The act of prayer is always attached to the need for something. Praying to God firmly establishes the foundation that we are in need or in want of something that we cannot attain on our own. This means that prayer is often “option B,” where we toss our desires into the hands of someone who might, possibly, achieve the impossible. When we pray we are praying for miracles that are clearly beyond our reach.
When we think of miracles as beyond our experience, our faith in the impossible becoming possible is limited. Likewise, our understanding of our prayer life is limited.
We see it around us every day: in the world, impossibility is limitless. We expect the expected and doubt the unexpected. When we take inventory of the problems we decide to pray about, we see numerous problems with very few answers. We see limitless obstacles with limited solutions. With this outlook, when we do pray, we find only enough faith or hope to pray for one or two things at one given moment. Although God claims to be the healer of the broken and the achiever of the impossible, we buy into the idea that only a few impossible things are possible even for him. Thus, our prayers, and what we feel the need to pray for, are limited along with everything else. We might be completely aware of something that needs healing, however, our limited view of possible solutions limits our petitions and we withhold our request.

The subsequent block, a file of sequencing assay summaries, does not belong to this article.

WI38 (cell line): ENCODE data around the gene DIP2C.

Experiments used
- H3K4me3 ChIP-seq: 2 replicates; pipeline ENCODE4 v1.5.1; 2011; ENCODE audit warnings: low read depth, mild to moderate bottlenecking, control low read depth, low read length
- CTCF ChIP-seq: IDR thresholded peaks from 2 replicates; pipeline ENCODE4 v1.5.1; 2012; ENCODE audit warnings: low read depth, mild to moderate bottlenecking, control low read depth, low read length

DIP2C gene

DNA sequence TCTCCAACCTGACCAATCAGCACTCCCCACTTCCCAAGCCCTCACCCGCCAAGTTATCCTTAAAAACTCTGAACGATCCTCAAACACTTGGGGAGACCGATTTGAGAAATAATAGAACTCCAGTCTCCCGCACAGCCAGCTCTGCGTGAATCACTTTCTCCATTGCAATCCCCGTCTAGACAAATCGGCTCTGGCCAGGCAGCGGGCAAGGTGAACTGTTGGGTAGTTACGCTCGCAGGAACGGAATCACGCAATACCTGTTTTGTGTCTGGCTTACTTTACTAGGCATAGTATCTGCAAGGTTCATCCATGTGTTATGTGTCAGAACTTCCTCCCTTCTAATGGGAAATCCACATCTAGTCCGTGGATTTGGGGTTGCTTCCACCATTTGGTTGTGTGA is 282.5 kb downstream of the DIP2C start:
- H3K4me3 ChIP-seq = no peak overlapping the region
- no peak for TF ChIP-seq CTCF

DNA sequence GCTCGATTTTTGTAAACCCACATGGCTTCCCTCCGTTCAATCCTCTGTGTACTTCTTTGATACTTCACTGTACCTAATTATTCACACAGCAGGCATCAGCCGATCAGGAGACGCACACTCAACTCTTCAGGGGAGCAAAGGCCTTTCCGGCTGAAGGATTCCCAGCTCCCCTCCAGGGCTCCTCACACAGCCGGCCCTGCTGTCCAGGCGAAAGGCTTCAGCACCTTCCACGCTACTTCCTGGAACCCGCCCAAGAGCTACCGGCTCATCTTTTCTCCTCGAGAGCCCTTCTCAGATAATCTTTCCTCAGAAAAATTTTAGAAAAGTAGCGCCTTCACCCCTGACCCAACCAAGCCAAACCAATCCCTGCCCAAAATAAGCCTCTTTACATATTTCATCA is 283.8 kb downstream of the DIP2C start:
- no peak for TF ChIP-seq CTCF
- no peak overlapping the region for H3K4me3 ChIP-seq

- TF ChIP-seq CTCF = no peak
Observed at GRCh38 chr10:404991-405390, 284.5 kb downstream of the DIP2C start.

The Gospels display certain characteristics of the healing nature of Jesus. While grace and love are constant, we must also consider the foreknowledge he always possessed of the problems he faced. Jesus always desired more healing than any one person expected, and always thought ahead of the person requesting help. Even before meeting a particular person face to face, Jesus had already set in motion a chain of healing events that would line up perfectly with one particular person. Jesus always desired more. When he healed he always achieved more than people expected. Even more than the person asking for help, Jesus always saw where the healing was most needed and how to maximize that healing in the person’s life, and in the lives of those around them, in ways they would have never expected themselves. It is then no surprise that this desire of Jesus is a constant trait in the character of God from the beginning. Being the creator God that he claims to be, he has more knowledge and understanding of our situations than we could ever attain. This larger effect of healing is similar to the way medication works its way through the body. As the medication enters the bloodstream and rapidly flows throughout the body there emerges a widespread sense of “healing,” not only restricted to the particular area of pain, but throughout the entire body.
God wants to work in a similar fashion. We might have one prayer that we most desperately wish to be answered, but God has twenty more that he desires to answer, if only we would have faith and simply trust that he in fact does desire for us to be completely and thoroughly healed.
Our culture makes it easy to take on a limited view of prayer. While this attitude is understandable, it is not scriptural. The scriptures do not portray a world of limitless problems and limited solutions. On the contrary, the scriptures describe a God that came into our world to eradicate the “problems” we face, bringing us into a life of limitless healing.